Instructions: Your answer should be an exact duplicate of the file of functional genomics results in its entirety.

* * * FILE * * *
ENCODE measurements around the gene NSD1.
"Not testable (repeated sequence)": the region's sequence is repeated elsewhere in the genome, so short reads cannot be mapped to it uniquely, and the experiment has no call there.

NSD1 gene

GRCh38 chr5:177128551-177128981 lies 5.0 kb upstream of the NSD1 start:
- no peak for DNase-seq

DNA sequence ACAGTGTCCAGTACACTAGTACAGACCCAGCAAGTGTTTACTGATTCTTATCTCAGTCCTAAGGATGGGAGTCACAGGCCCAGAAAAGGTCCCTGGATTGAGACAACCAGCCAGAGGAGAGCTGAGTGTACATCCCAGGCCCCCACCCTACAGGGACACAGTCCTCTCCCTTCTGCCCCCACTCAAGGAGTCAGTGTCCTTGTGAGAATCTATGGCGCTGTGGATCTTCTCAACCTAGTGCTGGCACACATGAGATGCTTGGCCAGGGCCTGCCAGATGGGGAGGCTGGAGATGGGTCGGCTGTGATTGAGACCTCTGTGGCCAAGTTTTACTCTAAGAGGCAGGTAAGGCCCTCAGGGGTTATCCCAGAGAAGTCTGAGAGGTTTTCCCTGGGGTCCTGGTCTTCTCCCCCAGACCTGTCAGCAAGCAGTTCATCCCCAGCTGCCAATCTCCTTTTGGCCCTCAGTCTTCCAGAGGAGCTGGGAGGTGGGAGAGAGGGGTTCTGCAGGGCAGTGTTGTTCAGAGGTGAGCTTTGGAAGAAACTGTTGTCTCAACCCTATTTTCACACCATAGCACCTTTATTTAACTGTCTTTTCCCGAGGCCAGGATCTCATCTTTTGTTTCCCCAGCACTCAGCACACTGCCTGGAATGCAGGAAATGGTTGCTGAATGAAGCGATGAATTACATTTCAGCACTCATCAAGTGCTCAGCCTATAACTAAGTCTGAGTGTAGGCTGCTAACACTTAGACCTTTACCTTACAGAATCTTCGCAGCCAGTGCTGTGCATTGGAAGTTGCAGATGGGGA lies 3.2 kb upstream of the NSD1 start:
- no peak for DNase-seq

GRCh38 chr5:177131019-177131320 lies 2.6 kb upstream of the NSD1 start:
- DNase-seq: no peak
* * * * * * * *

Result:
ENCODE measurements around the gene NSD1.
"Not testable (repeated sequence)": the region's sequence is repeated elsewhere in the genome, so short reads cannot be mapped to it uniquely, and the experiment has no call there.

NSD1 gene

GRCh38 chr5:177128551-177128981 lies 5.0 kb upstream of the NSD1 start:
- no peak for DNase-seq

DNA sequence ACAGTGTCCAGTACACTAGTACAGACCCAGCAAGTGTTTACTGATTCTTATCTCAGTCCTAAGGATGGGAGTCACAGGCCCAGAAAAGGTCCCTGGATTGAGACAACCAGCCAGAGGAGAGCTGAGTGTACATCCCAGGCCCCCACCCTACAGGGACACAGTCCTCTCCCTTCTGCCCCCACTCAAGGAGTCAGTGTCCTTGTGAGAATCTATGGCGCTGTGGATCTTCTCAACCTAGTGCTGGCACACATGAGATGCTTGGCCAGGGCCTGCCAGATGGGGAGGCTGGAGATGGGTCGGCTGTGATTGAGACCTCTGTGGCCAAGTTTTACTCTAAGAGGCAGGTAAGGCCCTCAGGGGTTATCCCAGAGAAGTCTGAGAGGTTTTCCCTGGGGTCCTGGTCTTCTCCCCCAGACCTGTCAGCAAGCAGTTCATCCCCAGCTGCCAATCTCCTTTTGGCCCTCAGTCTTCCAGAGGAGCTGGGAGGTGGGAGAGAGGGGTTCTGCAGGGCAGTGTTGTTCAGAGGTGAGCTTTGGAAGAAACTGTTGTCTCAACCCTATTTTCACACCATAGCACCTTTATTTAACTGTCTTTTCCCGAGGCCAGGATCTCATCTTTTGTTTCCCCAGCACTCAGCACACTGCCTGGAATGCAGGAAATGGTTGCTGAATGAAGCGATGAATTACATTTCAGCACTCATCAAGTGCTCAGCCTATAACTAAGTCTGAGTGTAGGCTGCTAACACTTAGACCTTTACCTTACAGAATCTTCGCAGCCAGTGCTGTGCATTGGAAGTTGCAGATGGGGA lies 3.2 kb upstream of the NSD1 start:
- no peak for DNase-seq

GRCh38 chr5:177131019-177131320 lies 2.6 kb upstream of the NSD1 start:
- DNase-seq: no peak